Friday, 16 May 2008
The Fairlop farce
Fairlop Road E11. The 20 mph sign lights up, triggered by a driver flouting the speed limit.
As you may know
Research from the Department for Transport indicates that 1 in 40 pedestrians struck by a car at 20mph dies, compared with 1 in 5 at 30mph. At 40mph the survival rate falls to 10 per cent. A 1mph cut in average vehicle speed reduces crash frequency by about 5 per cent.
So it’s good news that, as today’s Times reports:
The speed limit on thousands of residential roads will be reduced to 20mph under government moves designed to cut road deaths by a third over the next decade. Variable limits will be introduced on main roads near schools, with digital signs ordering drivers to cut their speed to 20mph or less when pupils are arriving or departing.
But there’s a catch:
Cameras that detect a vehicle’s average speed will be used instead of road humps to enforce the limit in some of the new 20mph zones.
Only ‘some’ of the zones will be backed up by speed cameras. What proportion is ‘some’? 20 mph zones work with solid speed humps. They don’t work with speed cushions. And they don’t work at all on roads without physical speed restraints or speed cameras, because a very large percentage of motorists are simply not prepared to obey the law and are utterly indifferent to the safety of pedestrians and cyclists. Fairlop Road E11 is a 20 mph zone. The sign flashes thousands of times a day as drivers speed down the road, wilfully ignoring the speed restriction. It’s just the same on Hale End Road E17 and on other roads of this type in the Borough.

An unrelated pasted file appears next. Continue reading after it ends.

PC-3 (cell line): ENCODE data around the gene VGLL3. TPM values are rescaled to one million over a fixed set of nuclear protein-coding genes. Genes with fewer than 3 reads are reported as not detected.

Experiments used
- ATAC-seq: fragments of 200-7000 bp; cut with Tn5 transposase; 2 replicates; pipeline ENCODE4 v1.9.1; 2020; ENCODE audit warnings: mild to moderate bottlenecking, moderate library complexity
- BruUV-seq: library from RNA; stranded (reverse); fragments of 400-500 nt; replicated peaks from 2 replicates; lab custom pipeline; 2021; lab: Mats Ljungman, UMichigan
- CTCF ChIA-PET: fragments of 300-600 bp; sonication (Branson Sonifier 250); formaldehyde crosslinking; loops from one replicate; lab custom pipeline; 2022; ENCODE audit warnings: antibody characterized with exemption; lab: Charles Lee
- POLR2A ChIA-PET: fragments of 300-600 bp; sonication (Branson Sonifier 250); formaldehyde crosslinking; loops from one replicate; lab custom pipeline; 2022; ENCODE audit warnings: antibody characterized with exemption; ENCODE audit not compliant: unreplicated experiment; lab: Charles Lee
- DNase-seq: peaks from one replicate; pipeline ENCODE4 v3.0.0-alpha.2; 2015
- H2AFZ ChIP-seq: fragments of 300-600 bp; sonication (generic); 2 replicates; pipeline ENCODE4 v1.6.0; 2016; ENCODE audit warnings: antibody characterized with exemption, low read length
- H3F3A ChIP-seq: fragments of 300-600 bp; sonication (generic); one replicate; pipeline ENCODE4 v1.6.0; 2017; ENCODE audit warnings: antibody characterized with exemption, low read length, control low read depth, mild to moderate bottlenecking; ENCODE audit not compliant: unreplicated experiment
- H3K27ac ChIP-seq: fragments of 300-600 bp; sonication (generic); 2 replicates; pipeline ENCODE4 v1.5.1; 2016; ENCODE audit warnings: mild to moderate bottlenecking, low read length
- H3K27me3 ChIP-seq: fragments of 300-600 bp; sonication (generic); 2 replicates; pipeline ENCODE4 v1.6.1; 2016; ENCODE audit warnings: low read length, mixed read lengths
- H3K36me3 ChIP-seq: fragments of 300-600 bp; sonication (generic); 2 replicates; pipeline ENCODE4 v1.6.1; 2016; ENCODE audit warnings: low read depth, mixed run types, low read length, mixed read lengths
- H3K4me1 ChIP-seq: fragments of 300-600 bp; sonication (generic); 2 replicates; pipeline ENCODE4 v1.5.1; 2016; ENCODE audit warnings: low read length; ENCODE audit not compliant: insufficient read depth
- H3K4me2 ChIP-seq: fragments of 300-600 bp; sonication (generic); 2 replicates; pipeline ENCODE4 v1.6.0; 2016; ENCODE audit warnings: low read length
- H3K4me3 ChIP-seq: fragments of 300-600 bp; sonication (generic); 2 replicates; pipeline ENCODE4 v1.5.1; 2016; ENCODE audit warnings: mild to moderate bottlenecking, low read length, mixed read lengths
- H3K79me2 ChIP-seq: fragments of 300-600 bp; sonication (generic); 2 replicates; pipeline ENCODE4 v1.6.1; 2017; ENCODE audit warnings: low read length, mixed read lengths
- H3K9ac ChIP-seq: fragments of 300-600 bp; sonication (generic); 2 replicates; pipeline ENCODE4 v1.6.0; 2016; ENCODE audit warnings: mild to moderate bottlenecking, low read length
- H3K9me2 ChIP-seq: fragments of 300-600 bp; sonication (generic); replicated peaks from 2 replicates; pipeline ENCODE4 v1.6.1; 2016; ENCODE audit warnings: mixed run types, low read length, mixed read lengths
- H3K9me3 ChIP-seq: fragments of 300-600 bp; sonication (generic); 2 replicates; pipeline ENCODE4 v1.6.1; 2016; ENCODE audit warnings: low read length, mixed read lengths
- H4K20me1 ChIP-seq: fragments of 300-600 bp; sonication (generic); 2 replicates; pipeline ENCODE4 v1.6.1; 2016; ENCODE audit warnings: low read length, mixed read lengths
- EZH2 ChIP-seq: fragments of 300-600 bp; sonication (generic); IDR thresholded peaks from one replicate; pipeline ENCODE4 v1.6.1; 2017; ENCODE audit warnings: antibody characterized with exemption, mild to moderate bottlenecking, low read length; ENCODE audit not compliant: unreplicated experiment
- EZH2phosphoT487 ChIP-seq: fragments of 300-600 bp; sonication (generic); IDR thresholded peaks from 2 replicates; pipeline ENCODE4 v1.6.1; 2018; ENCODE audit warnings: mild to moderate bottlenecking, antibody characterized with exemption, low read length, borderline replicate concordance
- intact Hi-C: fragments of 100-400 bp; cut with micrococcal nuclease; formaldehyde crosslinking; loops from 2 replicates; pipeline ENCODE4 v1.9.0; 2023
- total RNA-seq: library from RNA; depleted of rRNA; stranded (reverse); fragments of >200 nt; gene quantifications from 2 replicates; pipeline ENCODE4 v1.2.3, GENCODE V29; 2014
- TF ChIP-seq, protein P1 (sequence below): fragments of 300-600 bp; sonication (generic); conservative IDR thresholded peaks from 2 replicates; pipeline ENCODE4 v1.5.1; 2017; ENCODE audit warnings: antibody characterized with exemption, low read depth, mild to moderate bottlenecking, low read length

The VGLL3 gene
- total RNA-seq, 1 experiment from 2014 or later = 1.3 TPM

Perhaps this cynical indifference to speed limits is hardly surprising when a driver guilty of causing death by dangerous driving as a result of driving at 46 mph in a 30 mph zone, killing an elderly man who was crossing the road, was given a ten-month jail term suspended for two years after the judge heard his reasons for speeding. Griffin of Astley Bridge, Lancashire was also banned from driving for three years and also ordered to pay £750 costs.
The Times story also shows how statistics dealing with road crash injuries need to be treated with caution:
By 2006, serious injuries were down by 35 per cent but deaths had fallen by only 11 per cent. Hospital admission figures show that serious injuries from road crashes have hardly changed since 1996. This may indicate that the fall in numbers of traffic police since 1990 is resulting in fewer serious injuries being recorded.